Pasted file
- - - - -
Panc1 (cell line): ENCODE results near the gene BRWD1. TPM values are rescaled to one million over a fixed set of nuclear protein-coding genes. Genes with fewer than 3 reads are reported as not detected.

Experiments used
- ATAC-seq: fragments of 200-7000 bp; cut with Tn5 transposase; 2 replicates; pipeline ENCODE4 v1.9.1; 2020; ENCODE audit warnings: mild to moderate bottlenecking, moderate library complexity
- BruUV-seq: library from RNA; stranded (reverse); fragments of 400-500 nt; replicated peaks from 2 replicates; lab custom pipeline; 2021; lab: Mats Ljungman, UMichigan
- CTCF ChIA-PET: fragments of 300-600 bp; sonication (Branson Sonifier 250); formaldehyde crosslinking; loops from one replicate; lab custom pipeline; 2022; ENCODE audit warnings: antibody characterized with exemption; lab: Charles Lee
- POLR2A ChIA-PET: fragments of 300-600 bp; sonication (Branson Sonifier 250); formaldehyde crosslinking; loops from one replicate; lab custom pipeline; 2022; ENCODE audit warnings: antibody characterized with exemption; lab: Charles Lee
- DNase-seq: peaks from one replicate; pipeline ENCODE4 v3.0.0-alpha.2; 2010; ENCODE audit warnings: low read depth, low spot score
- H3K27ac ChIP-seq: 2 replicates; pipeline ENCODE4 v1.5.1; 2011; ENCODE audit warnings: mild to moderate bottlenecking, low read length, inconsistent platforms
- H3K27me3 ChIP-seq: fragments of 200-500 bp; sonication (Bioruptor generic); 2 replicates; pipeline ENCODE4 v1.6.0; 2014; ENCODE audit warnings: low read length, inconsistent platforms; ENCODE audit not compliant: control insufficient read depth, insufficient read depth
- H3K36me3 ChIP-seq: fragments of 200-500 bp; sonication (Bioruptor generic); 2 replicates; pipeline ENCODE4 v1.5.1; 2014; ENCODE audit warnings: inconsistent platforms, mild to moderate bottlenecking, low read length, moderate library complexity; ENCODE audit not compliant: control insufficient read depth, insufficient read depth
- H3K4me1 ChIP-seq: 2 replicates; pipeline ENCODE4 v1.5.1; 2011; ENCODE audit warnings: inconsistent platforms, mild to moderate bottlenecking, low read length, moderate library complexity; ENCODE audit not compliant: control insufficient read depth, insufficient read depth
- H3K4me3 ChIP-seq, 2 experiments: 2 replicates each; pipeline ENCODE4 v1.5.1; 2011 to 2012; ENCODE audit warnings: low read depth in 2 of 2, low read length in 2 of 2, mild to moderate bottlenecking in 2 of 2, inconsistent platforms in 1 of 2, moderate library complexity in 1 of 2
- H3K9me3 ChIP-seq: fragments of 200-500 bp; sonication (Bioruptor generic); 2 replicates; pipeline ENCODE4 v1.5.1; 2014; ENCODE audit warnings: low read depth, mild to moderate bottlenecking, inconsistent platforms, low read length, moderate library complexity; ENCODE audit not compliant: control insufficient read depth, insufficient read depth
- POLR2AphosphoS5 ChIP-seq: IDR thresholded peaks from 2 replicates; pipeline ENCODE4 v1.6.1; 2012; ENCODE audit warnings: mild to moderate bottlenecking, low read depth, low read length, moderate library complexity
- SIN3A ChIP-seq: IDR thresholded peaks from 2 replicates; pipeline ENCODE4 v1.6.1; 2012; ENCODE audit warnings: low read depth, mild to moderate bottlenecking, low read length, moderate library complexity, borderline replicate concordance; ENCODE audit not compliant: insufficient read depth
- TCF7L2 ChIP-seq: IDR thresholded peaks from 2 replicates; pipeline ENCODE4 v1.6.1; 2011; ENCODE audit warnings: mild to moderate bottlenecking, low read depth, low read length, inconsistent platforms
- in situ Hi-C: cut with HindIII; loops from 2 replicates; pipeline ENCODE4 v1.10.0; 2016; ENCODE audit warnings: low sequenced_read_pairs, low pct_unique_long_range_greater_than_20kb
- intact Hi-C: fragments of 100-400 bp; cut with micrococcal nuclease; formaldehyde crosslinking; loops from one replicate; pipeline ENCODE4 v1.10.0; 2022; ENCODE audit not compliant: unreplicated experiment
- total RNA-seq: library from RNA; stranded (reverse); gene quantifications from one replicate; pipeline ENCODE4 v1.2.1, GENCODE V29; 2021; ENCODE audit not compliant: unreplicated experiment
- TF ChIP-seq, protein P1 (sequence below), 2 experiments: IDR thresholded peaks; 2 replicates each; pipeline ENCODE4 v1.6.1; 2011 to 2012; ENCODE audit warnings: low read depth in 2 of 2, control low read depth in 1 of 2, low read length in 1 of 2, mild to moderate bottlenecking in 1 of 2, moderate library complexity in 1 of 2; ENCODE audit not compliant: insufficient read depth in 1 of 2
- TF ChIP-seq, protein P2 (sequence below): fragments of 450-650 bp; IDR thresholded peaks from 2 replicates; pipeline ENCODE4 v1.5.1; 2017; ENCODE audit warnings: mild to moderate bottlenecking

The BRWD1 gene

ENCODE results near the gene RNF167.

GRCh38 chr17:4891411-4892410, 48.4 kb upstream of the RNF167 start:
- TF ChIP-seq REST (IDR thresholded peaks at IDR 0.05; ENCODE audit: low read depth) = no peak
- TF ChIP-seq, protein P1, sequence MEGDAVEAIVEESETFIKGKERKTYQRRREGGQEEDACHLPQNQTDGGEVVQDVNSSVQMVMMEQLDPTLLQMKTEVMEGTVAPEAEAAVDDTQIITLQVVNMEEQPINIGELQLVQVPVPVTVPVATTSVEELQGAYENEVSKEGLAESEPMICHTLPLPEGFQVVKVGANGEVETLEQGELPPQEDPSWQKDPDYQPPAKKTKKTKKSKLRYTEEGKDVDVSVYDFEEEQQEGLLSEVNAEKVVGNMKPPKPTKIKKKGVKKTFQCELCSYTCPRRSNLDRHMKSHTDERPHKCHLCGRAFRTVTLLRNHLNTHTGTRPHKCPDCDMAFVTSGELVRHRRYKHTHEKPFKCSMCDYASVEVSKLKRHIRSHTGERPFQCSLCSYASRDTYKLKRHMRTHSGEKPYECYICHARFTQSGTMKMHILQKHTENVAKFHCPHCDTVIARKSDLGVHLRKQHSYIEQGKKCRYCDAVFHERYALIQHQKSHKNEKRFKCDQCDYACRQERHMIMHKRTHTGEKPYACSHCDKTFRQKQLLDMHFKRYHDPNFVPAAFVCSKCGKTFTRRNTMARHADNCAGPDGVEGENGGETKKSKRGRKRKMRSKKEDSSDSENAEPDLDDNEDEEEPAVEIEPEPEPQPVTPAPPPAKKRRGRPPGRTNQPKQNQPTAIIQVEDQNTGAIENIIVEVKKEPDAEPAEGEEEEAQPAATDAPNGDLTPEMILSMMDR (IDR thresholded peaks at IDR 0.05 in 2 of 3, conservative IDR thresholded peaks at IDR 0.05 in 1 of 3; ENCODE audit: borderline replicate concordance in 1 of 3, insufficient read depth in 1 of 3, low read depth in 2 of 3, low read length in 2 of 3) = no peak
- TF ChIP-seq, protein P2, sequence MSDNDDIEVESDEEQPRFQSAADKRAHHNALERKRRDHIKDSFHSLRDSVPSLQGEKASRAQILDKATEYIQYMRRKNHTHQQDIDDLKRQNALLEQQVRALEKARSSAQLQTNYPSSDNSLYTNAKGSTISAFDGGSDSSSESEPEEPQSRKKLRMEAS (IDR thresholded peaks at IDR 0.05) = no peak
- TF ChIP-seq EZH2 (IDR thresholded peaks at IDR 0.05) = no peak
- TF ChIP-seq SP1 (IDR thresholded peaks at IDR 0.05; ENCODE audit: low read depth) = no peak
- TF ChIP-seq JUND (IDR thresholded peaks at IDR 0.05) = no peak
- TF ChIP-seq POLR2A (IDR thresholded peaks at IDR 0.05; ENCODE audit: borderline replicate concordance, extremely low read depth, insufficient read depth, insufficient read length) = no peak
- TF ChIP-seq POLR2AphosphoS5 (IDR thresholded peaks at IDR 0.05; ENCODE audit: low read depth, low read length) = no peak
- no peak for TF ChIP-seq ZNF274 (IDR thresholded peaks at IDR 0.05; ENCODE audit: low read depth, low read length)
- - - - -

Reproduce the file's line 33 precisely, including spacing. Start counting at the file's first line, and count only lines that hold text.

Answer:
- no peak for TF ChIP-seq ZNF274 (IDR thresholded peaks at IDR 0.05; ENCODE audit: low read depth, low read length)